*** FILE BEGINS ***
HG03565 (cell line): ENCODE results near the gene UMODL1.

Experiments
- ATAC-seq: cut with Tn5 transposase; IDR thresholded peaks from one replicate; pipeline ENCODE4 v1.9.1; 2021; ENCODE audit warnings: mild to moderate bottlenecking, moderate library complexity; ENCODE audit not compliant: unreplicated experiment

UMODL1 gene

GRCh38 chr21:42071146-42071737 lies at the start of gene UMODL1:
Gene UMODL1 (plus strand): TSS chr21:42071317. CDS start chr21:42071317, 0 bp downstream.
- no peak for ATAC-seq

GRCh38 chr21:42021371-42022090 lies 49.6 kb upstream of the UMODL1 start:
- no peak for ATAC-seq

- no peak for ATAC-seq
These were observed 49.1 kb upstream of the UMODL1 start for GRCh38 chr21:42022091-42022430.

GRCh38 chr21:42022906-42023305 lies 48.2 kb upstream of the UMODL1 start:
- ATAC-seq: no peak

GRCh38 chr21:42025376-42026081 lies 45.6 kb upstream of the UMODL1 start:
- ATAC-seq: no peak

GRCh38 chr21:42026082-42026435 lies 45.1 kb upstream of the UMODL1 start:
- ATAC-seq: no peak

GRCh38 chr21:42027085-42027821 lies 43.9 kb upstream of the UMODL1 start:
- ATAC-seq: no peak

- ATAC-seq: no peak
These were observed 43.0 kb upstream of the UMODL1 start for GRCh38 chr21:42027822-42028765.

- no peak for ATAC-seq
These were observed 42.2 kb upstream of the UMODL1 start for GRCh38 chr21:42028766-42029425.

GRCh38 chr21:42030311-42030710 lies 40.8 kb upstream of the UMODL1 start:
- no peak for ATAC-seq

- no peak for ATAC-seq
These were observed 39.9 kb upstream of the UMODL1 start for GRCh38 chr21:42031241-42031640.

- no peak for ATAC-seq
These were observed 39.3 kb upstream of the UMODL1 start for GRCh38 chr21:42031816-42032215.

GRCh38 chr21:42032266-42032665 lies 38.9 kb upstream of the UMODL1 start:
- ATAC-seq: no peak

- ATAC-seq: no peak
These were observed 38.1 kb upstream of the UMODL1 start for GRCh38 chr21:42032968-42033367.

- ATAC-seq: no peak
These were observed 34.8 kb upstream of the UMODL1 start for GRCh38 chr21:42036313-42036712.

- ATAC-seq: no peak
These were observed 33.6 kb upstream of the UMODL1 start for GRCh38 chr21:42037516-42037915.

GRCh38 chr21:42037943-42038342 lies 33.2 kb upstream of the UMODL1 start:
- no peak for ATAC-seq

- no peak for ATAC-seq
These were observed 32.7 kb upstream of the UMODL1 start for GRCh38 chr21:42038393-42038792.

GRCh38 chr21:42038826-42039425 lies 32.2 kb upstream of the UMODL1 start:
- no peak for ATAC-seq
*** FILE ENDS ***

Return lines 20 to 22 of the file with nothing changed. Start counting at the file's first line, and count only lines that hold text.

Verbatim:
- ATAC-seq: no peak
These were observed 43.0 kb upstream of the UMODL1 start for GRCh38 chr21:42027822-42028765.

- no peak for ATAC-seq